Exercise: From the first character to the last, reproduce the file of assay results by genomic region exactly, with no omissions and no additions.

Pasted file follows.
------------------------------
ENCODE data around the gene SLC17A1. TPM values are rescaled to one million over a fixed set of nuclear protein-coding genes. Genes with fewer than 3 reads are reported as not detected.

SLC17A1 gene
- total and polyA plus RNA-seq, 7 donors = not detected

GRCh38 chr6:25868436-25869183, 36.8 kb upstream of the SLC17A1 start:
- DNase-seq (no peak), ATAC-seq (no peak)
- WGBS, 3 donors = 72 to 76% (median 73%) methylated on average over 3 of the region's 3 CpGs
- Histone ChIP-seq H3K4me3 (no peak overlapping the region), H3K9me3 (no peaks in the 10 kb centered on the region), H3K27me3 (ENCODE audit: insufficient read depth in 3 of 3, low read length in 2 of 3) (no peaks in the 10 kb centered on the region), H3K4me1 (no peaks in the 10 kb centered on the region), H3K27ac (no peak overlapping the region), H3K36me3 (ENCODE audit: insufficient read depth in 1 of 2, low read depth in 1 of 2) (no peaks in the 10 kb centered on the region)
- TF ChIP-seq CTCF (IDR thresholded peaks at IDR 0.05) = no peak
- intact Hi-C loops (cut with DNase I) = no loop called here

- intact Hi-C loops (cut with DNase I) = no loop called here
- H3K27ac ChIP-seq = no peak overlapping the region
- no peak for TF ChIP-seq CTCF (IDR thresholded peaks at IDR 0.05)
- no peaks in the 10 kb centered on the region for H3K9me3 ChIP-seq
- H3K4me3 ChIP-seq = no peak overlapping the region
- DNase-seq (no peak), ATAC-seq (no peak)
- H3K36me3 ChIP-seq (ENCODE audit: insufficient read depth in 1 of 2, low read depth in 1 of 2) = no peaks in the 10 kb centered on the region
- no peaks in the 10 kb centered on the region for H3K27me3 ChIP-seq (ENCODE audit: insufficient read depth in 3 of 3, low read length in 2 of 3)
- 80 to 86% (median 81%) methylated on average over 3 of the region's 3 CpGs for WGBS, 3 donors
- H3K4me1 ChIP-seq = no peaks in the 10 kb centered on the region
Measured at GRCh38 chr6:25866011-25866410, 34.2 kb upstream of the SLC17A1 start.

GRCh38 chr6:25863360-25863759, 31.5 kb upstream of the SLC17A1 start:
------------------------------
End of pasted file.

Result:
ENCODE data around the gene SLC17A1. TPM values are rescaled to one million over a fixed set of nuclear protein-coding genes. Genes with fewer than 3 reads are reported as not detected.

SLC17A1 gene
- total and polyA plus RNA-seq, 7 donors = not detected

GRCh38 chr6:25868436-25869183, 36.8 kb upstream of the SLC17A1 start:
- DNase-seq (no peak), ATAC-seq (no peak)
- WGBS, 3 donors = 72 to 76% (median 73%) methylated on average over 3 of the region's 3 CpGs
- Histone ChIP-seq H3K4me3 (no peak overlapping the region), H3K9me3 (no peaks in the 10 kb centered on the region), H3K27me3 (ENCODE audit: insufficient read depth in 3 of 3, low read length in 2 of 3) (no peaks in the 10 kb centered on the region), H3K4me1 (no peaks in the 10 kb centered on the region), H3K27ac (no peak overlapping the region), H3K36me3 (ENCODE audit: insufficient read depth in 1 of 2, low read depth in 1 of 2) (no peaks in the 10 kb centered on the region)
- TF ChIP-seq CTCF (IDR thresholded peaks at IDR 0.05) = no peak
- intact Hi-C loops (cut with DNase I) = no loop called here

- intact Hi-C loops (cut with DNase I) = no loop called here
- H3K27ac ChIP-seq = no peak overlapping the region
- no peak for TF ChIP-seq CTCF (IDR thresholded peaks at IDR 0.05)
- no peaks in the 10 kb centered on the region for H3K9me3 ChIP-seq
- H3K4me3 ChIP-seq = no peak overlapping the region
- DNase-seq (no peak), ATAC-seq (no peak)
- H3K36me3 ChIP-seq (ENCODE audit: insufficient read depth in 1 of 2, low read depth in 1 of 2) = no peaks in the 10 kb centered on the region
- no peaks in the 10 kb centered on the region for H3K27me3 ChIP-seq (ENCODE audit: insufficient read depth in 3 of 3, low read length in 2 of 3)
- 80 to 86% (median 81%) methylated on average over 3 of the region's 3 CpGs for WGBS, 3 donors
- H3K4me1 ChIP-seq = no peaks in the 10 kb centered on the region
Measured at GRCh38 chr6:25866011-25866410, 34.2 kb upstream of the SLC17A1 start.

GRCh38 chr6:25863360-25863759, 31.5 kb upstream of the SLC17A1 start: